The harmoniousness of the Christian ideal, 'A fullgrown man, and to the measure of the fullness of Christ.' Nearly all the gifted writers who attempt a Life of Christ remark on the extreme difficulty of representing their subject because of the faultiness and harmoniousness of His character---it being so much easier to depict the partial and irregular than to describe the smoothness of absolute perfection. All graces blended in the Master in exquisite proportion; and whilst all feel the charm of His unearthly beauty, none may paint it. And, in truth, Christianity cannot be said to inculcate any special virtue, or to possess any distinguishing grace. The New Testament expression of holiness contains nothing defective or exaggerated; all fine features of a character and action in just proportion composed is ideal. Completeness, plentitude, justness, constitute Christ-likeness.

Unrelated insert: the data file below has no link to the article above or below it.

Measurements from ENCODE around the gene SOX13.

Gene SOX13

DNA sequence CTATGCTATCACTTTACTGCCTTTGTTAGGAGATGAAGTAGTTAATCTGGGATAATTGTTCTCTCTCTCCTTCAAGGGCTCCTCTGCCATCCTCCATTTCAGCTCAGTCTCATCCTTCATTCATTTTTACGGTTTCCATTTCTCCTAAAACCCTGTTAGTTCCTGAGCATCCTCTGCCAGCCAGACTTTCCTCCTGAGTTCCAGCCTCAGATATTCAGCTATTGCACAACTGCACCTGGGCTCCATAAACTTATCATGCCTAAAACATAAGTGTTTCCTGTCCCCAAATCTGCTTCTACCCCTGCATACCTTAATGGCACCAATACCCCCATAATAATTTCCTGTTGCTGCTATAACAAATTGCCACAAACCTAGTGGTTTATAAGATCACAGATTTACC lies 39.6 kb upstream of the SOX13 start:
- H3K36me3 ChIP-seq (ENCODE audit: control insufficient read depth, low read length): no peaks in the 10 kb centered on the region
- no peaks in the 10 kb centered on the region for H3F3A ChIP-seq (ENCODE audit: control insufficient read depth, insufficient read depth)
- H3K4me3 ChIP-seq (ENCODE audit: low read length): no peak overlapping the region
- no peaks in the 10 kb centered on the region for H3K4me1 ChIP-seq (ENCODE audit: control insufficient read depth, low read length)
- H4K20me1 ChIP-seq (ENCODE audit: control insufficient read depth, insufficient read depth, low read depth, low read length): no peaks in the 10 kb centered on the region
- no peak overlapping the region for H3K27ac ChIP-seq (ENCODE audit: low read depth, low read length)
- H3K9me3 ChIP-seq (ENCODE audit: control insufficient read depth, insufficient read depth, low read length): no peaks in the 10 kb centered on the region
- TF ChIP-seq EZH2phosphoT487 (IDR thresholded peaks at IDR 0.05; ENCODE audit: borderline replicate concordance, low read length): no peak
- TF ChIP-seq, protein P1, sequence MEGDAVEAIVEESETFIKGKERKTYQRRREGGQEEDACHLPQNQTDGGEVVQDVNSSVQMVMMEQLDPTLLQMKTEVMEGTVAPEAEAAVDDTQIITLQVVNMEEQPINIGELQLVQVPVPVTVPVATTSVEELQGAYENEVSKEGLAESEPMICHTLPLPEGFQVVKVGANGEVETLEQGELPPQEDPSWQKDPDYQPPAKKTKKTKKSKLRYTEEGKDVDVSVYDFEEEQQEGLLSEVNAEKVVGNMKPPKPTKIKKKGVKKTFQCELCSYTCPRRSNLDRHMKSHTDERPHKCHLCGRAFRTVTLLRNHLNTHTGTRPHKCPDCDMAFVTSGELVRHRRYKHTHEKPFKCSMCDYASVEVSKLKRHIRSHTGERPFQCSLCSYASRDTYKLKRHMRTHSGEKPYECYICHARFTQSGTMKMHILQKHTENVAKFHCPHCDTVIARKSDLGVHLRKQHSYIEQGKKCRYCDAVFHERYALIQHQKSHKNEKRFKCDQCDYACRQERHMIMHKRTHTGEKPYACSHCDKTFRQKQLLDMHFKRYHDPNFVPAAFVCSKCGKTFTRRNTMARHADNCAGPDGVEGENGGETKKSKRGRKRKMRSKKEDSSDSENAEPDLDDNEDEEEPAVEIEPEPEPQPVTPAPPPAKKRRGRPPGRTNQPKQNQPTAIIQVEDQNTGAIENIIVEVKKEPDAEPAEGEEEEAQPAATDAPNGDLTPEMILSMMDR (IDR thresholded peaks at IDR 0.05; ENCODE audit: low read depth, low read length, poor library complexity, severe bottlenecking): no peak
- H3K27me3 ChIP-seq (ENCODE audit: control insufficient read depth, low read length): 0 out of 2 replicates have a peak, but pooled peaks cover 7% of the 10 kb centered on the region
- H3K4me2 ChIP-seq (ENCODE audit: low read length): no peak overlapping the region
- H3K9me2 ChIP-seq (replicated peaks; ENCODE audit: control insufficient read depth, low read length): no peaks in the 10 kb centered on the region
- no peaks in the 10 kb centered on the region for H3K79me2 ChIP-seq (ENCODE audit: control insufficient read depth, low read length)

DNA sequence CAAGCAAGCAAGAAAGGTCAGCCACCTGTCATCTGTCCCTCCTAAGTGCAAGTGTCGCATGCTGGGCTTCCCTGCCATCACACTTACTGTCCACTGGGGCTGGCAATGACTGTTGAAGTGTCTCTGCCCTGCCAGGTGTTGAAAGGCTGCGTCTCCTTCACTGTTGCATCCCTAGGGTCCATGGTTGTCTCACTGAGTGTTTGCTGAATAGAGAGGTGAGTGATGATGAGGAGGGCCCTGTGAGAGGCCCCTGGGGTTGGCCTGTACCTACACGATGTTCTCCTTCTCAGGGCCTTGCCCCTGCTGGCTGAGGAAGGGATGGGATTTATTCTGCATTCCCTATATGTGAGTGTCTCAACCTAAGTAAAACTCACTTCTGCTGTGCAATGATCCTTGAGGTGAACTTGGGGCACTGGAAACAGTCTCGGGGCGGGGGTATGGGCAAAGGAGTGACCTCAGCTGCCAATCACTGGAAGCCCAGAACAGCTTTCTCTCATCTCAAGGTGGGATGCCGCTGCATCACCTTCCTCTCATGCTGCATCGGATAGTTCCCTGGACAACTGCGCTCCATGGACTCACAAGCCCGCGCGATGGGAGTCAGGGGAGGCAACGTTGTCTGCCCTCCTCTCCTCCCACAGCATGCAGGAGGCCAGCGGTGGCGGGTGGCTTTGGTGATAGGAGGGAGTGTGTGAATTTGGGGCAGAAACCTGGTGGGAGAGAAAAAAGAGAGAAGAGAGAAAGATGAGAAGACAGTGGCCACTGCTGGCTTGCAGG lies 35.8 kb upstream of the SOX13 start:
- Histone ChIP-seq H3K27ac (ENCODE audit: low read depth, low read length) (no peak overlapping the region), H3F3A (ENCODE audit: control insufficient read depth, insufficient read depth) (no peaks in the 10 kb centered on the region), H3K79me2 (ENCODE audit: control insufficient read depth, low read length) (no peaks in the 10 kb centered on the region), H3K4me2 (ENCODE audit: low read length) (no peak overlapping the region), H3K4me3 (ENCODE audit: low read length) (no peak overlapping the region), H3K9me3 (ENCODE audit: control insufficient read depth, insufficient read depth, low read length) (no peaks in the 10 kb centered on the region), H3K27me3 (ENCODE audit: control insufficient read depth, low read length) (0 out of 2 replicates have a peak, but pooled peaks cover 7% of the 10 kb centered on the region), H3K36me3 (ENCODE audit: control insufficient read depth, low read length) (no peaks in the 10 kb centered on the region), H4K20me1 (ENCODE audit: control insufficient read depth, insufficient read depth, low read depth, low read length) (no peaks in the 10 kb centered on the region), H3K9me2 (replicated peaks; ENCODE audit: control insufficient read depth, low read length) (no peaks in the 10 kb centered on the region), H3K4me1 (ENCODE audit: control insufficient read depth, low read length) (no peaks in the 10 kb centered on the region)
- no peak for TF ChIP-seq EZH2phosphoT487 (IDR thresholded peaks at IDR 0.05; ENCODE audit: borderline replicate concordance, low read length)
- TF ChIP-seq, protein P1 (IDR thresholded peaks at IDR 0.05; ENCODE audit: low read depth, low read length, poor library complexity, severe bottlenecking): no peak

It was an artistic law in Greece that no victor in the games could have a portrait statue of himself set up unless he had been successful and all of five forms of contest, since anything short of success and all of five would leave open the possibility of certain parts of his body having been developed at the expense of others, owing to which it could not at first glance present, as a perfect figure ought to present, that perfection of adaptability in all its parts to work harmoniously towards one end. As the Greek was thus anxious to secure the full and symmetrical development of the body, the faith of Christ, as set forth by St. Paul, is set upon the realization of our whole personality, in its utmost fullness and most delicate harmoniousness. If perfection is the harmonious expansion of all the powers which makes the beauty and worth of human nature, who can study the New Testament without feeling that it contemplates a sanctification of all our powers; that Christianity is a study of perfection, and the secret of it?

In Christ, timothy. maranatha